It's been a while since I wrote anything except in my favorite on-line forums, but I recently wrote this article about the Stimulus package Americans are supposed to be getting. At this point, I'm not sure it's going to be officially published anywhere, so I figured I'd post it here.
Oh, boy! In May, thanks to the stimulus package, the federal government will be sending out checks to most Americans in the $300 - $600 range, to be spent on whatever you want. Woo-hoo, free money!
Or is it free? Just where is all this money going to come from? Well, government gets its money from three sources: taxes, borrowing, and printing.
If they're going to pay for it with taxes, and they're not taxing us now (that would defeat the point of the "stimulus" package), then they must be planning to take it out of future taxes. But if they don't cut government spending somewhere, the only way taxes can pay for it is by raising taxes.
If they're going to borrow more money (through Treasury Bills, bonds, etc), they won't have to raise taxes. But the federal government is already borrowed to the hilt. The national debt continues to increase every year, especially for our out-of-control military spending, and the debt is so massive that other countries are losing faith in the U.S. dollar, which is why the dollar is being devalued compared to other currencies. How much more can they borrow if fewer people believe that the goverment (and taxpayers) will pay it back? Governments can't really go bankrupt, but they can sure do a lot of harm to the economy while trying to.
Lastly, they can print more money. Or they could, except that under the current system, the Federal Reserve and not the government decides how much money should be added to the economy. The law could be changed, but that would be considered a rather drastic change to our financial system. Since its creation in 1913, the Fed has had a nasty habit of increasing our money supply every year, and thus devaluing our earnings and savings, while trying to offer artificial and unsustainable "boosts" to the economy.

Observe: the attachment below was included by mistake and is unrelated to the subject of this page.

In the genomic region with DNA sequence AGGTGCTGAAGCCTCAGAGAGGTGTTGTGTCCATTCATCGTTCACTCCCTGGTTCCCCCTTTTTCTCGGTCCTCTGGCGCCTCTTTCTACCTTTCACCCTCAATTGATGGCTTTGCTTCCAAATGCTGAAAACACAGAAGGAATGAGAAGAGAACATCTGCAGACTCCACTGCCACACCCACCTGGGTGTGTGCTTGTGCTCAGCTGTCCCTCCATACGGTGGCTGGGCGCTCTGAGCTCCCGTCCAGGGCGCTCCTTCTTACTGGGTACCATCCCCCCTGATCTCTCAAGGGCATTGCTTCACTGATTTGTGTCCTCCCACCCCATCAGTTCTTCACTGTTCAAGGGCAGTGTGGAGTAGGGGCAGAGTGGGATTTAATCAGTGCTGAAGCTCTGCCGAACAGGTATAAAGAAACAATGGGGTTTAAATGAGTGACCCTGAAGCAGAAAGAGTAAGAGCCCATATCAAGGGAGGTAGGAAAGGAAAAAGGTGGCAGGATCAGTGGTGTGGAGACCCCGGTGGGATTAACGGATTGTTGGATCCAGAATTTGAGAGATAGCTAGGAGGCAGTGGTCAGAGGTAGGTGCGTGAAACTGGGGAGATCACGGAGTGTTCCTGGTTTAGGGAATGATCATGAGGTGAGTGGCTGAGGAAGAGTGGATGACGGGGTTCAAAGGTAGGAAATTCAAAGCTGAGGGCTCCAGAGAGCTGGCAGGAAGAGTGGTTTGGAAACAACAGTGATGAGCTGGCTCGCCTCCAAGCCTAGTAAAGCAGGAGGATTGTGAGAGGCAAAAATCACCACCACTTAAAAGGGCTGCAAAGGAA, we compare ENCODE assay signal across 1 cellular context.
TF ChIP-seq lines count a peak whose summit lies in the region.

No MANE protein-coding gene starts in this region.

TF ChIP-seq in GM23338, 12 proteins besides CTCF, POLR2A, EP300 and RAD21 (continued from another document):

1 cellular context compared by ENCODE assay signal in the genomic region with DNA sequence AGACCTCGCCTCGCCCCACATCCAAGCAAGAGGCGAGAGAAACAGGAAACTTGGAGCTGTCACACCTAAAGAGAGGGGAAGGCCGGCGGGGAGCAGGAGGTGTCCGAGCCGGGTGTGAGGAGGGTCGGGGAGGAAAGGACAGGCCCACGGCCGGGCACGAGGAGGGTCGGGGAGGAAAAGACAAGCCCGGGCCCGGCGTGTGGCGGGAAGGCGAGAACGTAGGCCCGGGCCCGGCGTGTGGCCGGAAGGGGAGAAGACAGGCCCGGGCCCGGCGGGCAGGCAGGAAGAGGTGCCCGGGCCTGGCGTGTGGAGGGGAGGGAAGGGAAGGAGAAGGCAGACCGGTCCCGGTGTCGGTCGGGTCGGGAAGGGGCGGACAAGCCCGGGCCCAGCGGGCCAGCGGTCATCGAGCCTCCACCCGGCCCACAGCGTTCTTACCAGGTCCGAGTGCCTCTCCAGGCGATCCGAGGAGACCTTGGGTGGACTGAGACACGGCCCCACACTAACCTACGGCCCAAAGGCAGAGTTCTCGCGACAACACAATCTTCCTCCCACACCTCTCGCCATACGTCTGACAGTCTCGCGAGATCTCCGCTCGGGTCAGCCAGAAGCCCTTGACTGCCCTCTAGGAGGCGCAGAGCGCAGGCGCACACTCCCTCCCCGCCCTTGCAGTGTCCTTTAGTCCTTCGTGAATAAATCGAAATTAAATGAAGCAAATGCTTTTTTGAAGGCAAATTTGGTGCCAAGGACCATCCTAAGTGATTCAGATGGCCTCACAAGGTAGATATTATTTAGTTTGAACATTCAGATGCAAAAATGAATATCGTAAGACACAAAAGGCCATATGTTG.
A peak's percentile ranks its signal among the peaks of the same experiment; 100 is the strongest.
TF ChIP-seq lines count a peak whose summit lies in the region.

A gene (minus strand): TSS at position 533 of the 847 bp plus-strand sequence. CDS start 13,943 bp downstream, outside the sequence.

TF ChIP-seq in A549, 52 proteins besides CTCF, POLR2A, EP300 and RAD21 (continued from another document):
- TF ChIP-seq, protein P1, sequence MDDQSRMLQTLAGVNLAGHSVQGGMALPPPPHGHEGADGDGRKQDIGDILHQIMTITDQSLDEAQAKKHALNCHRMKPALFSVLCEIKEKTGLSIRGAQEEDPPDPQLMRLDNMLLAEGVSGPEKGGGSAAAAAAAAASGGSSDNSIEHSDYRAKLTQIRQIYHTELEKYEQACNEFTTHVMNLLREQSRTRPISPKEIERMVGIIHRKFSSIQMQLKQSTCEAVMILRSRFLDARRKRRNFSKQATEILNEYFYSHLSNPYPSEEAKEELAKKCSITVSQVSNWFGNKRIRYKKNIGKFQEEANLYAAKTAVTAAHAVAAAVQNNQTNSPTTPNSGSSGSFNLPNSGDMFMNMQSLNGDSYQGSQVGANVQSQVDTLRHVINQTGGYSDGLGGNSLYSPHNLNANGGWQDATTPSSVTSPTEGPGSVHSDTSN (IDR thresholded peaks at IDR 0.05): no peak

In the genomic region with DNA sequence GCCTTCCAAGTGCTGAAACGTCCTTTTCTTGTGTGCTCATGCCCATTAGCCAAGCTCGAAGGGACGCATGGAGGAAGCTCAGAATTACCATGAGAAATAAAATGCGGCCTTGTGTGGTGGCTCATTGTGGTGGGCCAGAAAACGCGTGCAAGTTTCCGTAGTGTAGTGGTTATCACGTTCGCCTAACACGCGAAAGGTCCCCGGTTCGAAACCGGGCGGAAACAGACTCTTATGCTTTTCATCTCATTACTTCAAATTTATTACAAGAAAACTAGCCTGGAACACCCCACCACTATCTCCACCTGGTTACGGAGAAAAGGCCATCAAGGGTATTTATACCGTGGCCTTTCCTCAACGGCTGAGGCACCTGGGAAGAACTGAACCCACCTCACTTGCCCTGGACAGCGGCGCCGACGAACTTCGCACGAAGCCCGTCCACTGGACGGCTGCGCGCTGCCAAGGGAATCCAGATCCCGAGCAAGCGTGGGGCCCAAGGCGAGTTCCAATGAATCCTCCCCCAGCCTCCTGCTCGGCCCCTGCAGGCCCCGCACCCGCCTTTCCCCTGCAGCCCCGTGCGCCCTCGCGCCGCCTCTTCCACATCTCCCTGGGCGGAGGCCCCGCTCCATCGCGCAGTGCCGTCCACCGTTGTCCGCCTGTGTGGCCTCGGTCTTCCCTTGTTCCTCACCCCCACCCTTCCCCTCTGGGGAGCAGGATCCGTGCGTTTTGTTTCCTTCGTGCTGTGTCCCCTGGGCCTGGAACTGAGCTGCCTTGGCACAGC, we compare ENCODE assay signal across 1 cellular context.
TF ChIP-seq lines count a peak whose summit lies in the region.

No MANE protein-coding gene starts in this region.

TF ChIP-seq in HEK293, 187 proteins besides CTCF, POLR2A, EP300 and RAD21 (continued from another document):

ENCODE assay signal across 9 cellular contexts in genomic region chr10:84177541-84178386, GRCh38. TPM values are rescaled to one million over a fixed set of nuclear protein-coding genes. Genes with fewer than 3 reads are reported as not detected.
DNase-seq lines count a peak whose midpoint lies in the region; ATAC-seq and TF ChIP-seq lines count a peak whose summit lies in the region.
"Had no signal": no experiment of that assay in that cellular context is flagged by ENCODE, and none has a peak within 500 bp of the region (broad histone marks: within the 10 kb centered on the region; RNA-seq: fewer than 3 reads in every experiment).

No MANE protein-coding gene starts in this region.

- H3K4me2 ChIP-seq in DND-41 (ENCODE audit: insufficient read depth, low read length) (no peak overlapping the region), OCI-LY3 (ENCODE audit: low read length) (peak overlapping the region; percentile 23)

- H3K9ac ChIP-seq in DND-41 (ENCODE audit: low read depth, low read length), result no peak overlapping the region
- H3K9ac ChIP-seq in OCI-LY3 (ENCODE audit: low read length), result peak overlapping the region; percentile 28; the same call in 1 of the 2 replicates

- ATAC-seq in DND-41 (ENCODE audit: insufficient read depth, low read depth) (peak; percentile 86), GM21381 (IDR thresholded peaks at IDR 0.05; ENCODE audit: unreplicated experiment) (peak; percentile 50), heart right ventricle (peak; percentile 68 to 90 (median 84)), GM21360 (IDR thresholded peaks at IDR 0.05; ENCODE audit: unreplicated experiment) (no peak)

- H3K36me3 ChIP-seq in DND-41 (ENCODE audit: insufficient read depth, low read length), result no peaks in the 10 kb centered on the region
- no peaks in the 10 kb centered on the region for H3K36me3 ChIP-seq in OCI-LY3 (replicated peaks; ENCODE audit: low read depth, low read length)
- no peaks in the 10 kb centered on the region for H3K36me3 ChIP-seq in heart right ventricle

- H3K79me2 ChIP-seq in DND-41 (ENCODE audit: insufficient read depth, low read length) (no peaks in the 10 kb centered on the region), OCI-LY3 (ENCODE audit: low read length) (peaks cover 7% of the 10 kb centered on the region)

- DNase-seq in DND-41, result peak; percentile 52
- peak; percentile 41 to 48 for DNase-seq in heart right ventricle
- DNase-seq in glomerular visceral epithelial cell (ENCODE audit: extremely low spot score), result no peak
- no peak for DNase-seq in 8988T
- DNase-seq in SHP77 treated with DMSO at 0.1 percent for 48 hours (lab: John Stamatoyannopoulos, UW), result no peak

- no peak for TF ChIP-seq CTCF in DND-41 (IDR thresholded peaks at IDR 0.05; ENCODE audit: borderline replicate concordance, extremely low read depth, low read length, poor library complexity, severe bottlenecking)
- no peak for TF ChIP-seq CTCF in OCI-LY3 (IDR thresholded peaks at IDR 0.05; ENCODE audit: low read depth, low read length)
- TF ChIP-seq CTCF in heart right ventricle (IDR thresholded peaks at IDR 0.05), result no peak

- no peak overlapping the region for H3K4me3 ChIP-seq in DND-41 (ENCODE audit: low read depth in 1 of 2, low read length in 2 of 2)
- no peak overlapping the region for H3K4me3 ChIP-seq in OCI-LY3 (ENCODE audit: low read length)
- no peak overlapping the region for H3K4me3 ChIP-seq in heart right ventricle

In fact, what the Fed does is much like what the current administration is hoping to do with the stimulus package. Like eating a candy bar, the "sugar rush" of the extra money will help temporarily, but without the means to sustain it, there will necessarily be a corresponding fall or crash.
Sustainable economic growth requires balancing supply and demand. Production must be geared towards satisfying consumers' most urgent wants first, and to their less urgent wants secondarily. Consumers tell producers what to produce not only by what they're willing to buy, but by what they're not willing to buy, and by how much money they're willing to save and invest instead of spending right away. Prices are the means of conveying this information to producers, including the "prices" of interest rates.
Interventions in the economy in the form of easy credit, increased money supplies, or stimulus packages are unsustainable because they upset the balance between supply and demand, not improve it. Once the balance is upset, the economy necessarily has to reconfigure itself and find a new equilibrium, a new point of balance. The result of intervention is a zero sum game, with both net winners and net losers to make up the balance.
The best thing Americans can do with their stimulus check is not to spend it, but to use it towards their debt. Or, if you're one of the few Americans not in debt, invest the money. If we do that, the "boost" to the economy may not be as great, but the inevitable crash that follows won't be as great, either.